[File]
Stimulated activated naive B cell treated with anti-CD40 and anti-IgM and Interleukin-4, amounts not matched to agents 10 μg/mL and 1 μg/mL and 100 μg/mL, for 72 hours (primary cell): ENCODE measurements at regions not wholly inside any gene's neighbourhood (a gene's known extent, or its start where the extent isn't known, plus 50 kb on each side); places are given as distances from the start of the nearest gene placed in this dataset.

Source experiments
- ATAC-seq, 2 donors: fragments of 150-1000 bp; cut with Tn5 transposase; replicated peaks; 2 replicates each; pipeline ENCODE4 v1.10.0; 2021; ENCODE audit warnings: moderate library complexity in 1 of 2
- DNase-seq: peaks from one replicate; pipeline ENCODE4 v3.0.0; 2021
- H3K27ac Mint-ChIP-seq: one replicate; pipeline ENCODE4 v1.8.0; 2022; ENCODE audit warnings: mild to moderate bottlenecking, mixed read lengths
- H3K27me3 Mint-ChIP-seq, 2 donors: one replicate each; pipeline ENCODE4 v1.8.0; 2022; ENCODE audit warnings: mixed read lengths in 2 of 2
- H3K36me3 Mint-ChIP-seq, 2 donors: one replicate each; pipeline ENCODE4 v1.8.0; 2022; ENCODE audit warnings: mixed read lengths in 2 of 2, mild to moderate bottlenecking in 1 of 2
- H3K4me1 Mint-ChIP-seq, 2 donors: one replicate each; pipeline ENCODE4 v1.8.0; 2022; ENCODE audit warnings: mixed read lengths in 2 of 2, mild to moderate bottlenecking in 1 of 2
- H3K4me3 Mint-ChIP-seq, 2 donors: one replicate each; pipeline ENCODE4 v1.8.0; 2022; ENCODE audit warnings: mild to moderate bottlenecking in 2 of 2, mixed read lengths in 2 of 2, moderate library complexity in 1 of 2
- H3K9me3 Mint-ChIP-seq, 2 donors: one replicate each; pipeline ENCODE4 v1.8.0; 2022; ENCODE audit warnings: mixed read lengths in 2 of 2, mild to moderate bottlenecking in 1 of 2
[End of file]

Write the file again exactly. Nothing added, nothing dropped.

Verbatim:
Stimulated activated naive B cell treated with anti-CD40 and anti-IgM and Interleukin-4, amounts not matched to agents 10 μg/mL and 1 μg/mL and 100 μg/mL, for 72 hours (primary cell): ENCODE measurements at regions not wholly inside any gene's neighbourhood (a gene's known extent, or its start where the extent isn't known, plus 50 kb on each side); places are given as distances from the start of the nearest gene placed in this dataset.

Source experiments
- ATAC-seq, 2 donors: fragments of 150-1000 bp; cut with Tn5 transposase; replicated peaks; 2 replicates each; pipeline ENCODE4 v1.10.0; 2021; ENCODE audit warnings: moderate library complexity in 1 of 2
- DNase-seq: peaks from one replicate; pipeline ENCODE4 v3.0.0; 2021
- H3K27ac Mint-ChIP-seq: one replicate; pipeline ENCODE4 v1.8.0; 2022; ENCODE audit warnings: mild to moderate bottlenecking, mixed read lengths
- H3K27me3 Mint-ChIP-seq, 2 donors: one replicate each; pipeline ENCODE4 v1.8.0; 2022; ENCODE audit warnings: mixed read lengths in 2 of 2
- H3K36me3 Mint-ChIP-seq, 2 donors: one replicate each; pipeline ENCODE4 v1.8.0; 2022; ENCODE audit warnings: mixed read lengths in 2 of 2, mild to moderate bottlenecking in 1 of 2
- H3K4me1 Mint-ChIP-seq, 2 donors: one replicate each; pipeline ENCODE4 v1.8.0; 2022; ENCODE audit warnings: mixed read lengths in 2 of 2, mild to moderate bottlenecking in 1 of 2
- H3K4me3 Mint-ChIP-seq, 2 donors: one replicate each; pipeline ENCODE4 v1.8.0; 2022; ENCODE audit warnings: mild to moderate bottlenecking in 2 of 2, mixed read lengths in 2 of 2, moderate library complexity in 1 of 2
- H3K9me3 Mint-ChIP-seq, 2 donors: one replicate each; pipeline ENCODE4 v1.8.0; 2022; ENCODE audit warnings: mixed read lengths in 2 of 2, mild to moderate bottlenecking in 1 of 2